Undefeated Connor Dixon, of Millville, is set to compete on March 21 at the Hard Rock Hotel in Atlantic City.
Rowan College at Gloucester County (now Rowan College of South Jersey) alumnus Connor Dixon, class of 2018, is working hard to prove himself in the world of mixed martial arts (MMA) and hopes to develop into one of the best Ultimate Fighting Championship (UFC) competitors in the world. A graduate of the College’s Health and Physical Education program, the Millville native knew from a young age that his future would be in competitive sports.
Choosing to transition to community college after high school was a “no brainer,” recalled Dixon. “Both of my parents have always pushed me to attend college after high school. It wasn’t an option to not go. I really wanted to continue to build my wrestling skills after high school and prepare for my MMA career. RCGC had a wrestling team where I could do that.”
And prepare he did. While wrestling at the College, Dixon qualified for nationals not once, but twice. Ask him about important lessons learned along the way and he credits his time at RCGC with helping to learn the value of hard work and being prepared. Attending college full time while training for MMA he admits was an extremely challenging, but uniquely valuable experience.
“My experience was particularly difficult because I was taking 14 credits a semester, training in-between classes every single day in Philly and Washington Township, coaching/training martial arts at night in Millville, and then working on weekends,” said Dixon.
Dixon credits his RCGC wrestling experience with pushing him to further his MMA career, and helping him to build the skills necessary to be a well-rounded athlete. He credits former wrestling coach, Mike Wilcox, for helping with his wrestling career and also for introducing him to his current MMA team.
Another person of influence was Assistant Professor Robert Valli, a favorite because of his experience working in all levels of education. Valli always found a way to relate teaching lessons to what was actually happening in the schools, and made them entertaining.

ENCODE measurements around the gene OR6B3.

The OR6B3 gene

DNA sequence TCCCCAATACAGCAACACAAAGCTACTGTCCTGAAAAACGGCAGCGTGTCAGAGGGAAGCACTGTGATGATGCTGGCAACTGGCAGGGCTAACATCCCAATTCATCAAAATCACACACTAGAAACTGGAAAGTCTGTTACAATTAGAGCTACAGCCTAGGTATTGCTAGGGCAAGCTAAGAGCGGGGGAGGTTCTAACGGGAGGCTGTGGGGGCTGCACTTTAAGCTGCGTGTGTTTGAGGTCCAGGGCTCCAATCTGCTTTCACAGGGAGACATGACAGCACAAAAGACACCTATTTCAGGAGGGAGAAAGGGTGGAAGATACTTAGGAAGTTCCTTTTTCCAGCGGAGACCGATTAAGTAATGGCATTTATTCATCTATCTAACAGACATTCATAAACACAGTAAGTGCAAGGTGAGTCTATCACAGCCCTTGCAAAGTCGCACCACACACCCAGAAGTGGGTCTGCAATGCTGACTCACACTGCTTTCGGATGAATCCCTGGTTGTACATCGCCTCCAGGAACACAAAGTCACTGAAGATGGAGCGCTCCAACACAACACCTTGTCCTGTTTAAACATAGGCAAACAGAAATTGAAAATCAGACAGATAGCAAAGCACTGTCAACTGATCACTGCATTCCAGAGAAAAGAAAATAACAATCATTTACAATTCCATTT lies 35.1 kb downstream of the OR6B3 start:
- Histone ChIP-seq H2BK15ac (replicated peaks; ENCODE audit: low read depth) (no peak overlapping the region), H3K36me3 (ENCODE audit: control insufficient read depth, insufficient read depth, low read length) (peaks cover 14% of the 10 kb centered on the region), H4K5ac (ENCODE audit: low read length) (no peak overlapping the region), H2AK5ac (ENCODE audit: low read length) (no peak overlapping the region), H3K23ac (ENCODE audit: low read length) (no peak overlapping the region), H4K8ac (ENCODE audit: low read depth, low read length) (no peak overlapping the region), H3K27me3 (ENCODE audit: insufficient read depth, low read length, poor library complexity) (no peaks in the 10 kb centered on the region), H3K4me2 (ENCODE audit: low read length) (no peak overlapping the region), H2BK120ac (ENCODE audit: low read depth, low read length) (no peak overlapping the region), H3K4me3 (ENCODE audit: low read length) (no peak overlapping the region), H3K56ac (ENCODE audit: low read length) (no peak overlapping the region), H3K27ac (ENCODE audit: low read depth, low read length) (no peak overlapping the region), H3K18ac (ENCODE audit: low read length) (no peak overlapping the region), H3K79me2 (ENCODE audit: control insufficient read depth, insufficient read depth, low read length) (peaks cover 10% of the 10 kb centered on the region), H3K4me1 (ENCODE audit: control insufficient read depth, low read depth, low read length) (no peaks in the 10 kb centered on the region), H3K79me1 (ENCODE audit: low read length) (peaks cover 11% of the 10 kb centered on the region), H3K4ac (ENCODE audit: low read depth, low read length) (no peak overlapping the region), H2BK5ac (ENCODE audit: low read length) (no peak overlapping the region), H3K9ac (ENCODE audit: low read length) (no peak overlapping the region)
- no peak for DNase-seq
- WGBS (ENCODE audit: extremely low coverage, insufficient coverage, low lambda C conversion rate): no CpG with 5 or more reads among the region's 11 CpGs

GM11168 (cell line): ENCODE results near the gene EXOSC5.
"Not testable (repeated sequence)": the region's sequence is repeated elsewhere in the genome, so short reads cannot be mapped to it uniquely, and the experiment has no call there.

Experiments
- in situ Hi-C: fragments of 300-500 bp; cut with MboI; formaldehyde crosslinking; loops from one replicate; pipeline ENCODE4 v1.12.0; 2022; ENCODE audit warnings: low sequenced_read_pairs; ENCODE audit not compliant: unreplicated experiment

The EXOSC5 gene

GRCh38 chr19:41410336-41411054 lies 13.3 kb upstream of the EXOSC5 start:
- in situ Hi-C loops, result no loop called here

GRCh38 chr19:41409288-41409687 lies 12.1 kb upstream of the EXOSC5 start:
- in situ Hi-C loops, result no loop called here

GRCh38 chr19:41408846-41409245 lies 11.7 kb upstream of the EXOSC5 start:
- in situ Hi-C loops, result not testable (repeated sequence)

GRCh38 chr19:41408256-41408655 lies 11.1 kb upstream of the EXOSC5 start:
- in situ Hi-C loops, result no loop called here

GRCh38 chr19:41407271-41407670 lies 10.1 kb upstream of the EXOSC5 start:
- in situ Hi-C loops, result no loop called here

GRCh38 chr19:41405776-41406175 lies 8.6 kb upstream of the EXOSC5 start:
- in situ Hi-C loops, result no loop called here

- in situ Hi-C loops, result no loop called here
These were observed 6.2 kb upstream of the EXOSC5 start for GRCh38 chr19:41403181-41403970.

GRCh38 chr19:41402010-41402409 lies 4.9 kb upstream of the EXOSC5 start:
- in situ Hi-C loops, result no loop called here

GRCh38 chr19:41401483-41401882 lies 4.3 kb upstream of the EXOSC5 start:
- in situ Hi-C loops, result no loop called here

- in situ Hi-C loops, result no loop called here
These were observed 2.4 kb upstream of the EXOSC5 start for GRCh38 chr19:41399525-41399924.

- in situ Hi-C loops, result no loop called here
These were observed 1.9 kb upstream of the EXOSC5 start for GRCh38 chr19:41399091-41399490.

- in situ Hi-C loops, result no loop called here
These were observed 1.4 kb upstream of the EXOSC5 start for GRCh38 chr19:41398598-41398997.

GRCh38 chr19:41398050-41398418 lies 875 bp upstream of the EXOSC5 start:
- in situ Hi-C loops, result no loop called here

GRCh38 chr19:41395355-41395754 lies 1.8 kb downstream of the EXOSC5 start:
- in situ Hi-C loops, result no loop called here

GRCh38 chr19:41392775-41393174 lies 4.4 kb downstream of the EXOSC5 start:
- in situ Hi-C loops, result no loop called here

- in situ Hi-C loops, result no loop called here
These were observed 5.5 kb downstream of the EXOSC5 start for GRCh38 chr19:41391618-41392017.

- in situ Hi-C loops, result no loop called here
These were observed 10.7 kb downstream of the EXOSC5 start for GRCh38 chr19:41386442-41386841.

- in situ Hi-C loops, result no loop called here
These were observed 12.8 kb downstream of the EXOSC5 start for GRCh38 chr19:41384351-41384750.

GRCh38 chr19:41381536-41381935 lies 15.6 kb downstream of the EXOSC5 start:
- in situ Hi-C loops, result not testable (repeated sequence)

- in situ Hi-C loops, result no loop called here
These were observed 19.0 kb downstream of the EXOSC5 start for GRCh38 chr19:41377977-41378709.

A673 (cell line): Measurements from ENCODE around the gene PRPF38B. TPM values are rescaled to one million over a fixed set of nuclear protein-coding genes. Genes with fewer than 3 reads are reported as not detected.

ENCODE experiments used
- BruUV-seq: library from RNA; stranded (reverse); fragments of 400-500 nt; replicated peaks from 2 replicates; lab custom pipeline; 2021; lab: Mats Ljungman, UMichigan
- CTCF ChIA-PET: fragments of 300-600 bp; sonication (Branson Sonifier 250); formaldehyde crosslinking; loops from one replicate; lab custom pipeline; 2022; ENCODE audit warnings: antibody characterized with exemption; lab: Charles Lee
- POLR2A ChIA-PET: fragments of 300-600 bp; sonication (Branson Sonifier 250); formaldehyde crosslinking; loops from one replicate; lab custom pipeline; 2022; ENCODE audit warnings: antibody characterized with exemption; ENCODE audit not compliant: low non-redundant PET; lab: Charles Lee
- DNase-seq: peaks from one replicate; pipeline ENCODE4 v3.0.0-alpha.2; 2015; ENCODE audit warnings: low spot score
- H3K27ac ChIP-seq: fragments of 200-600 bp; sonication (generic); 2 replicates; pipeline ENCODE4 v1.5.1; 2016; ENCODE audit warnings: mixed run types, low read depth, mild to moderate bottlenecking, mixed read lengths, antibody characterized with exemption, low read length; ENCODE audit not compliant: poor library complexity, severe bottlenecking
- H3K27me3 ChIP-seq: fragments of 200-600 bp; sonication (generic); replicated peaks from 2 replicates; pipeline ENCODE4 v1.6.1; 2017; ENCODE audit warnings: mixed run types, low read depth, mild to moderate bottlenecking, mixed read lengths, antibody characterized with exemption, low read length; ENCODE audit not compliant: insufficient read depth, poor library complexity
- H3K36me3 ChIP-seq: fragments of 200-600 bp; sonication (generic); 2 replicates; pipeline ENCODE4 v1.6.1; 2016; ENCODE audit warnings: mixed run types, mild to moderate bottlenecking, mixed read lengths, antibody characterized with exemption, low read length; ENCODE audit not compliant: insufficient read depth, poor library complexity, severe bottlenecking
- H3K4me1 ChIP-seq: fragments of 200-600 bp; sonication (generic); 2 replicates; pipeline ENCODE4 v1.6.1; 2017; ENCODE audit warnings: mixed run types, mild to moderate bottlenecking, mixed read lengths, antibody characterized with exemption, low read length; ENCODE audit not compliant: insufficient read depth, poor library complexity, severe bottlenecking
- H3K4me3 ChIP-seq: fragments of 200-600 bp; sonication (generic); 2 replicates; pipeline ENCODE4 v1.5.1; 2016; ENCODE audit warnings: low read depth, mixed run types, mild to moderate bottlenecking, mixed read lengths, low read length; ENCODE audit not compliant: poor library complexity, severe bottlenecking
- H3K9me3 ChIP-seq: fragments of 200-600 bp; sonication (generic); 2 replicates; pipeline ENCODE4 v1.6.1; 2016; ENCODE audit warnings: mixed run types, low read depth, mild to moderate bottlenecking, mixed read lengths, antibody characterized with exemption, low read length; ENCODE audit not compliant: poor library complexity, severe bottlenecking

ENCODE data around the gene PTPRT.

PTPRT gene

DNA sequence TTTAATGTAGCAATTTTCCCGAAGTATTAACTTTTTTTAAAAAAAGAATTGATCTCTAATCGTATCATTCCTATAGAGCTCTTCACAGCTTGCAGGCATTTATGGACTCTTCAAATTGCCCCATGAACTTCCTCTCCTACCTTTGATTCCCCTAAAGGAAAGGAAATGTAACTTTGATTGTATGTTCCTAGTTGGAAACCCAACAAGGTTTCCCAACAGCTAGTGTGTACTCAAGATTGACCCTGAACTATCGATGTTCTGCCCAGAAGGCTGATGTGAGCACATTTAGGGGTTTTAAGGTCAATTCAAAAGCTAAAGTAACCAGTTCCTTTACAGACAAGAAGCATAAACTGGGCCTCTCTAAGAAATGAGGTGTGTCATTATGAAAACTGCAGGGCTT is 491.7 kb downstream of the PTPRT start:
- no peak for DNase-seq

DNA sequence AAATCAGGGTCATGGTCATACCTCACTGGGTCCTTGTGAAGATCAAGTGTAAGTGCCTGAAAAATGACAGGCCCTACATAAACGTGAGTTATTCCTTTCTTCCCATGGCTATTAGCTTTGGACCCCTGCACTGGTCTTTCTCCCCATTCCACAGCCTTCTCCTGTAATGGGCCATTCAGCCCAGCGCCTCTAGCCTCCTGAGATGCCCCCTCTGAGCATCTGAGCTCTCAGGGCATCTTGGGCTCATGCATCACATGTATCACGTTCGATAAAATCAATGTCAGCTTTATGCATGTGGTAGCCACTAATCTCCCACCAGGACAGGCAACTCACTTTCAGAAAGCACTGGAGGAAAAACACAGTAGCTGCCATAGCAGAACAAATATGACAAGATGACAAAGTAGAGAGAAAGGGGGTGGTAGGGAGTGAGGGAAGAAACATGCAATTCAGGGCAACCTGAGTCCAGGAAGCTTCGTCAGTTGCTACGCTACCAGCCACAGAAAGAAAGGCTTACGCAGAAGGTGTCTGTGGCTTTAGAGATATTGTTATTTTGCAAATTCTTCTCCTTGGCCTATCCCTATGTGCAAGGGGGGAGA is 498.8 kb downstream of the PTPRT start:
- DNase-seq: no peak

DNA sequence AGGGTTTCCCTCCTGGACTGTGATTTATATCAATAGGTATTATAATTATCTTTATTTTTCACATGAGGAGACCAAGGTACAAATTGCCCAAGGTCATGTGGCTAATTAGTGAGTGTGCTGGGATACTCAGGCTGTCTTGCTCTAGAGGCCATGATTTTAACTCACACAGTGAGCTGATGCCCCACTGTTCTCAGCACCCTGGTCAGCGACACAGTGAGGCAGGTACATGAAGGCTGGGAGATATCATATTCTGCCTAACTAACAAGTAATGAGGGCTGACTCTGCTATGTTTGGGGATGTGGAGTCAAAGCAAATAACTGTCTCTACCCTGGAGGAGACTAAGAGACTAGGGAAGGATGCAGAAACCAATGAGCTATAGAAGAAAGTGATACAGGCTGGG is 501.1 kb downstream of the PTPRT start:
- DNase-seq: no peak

Dixon, who has been training for nearly three years toward a full-time MMA career, was exposed to UFC fighting by his father at a young age and wanted to be like the wrestlers he watched on television. He recalls seeing Royce Gracie defeat Ken Shamrock in the finals of a tournament, and knew then what he wanted to do with his life.
Dixon also noted that even though he discovered his passion at an early age, he has dedicated his entire life to training and developing his talent. While he owes much of his success to his training partners and coaches at Renzo Gracie Academy in Philadelphia, Webb Fitness and MMA in Washington Township, and Impact Fitness and Martial Arts in Millville, a very large portion of his success he attributes to his father, Dan Dixon.
His father opened his own martial arts studio and through the years coached Dixon in the art of Brazilian Jiu Jitsu. A black belt, Dixon’s expertise in Brazilian Jiu Jitsu has allowed him to dominate opponents in both amateur and professional MMA.
Dixon made history on October 25, 2019 in the Bellator 231 Welterweight Match for submitting his opponent in 42 seconds with a Kimura, one of the rarest submissions in MMA.
After graduating from RCGC, Dixon continued his studies in Health and Physical Education at Rowan University. Presently, he is taking a break to focus solely on training and coaching because his MMA career has fast-tracked so much quicker than he initially anticipated.
“I’ve been coaching Brazilian Jiu Jitsu almost my whole life and it seemed like a really good fit for my lifestyle with training and coaching,” said Dixon, whose future plans include eventually finishing his bachelor’s degree so that he can teach and coach wrestling, and continue to coach martial arts.
For now though, he plans to continue to prove himself every time he enters the cage and keep his undefeated record. The goal is to one day get signed to the UFC and become one of the best fighters in the world.
To current RCSJ students hoping to pursue an athletic career, or any career in general, he offers this advice—success doesn’t happen overnight.
“You don’t have to be the most naturally talented or smartest person to be successful in your own field. If you put your head down, work hard and have good training habits, you can find success,” advised Dixon. “I’m not the most athletic or physically gifted person, but I have been able to become a professional athlete and find success through many, many years of hard work and dedication. The goal is to get one percent better every single day and hopefully, in a couple years, you will find yourself with a very developed set of skills. Just surround yourself with people who you know have your best interest at heart and don’t give up.”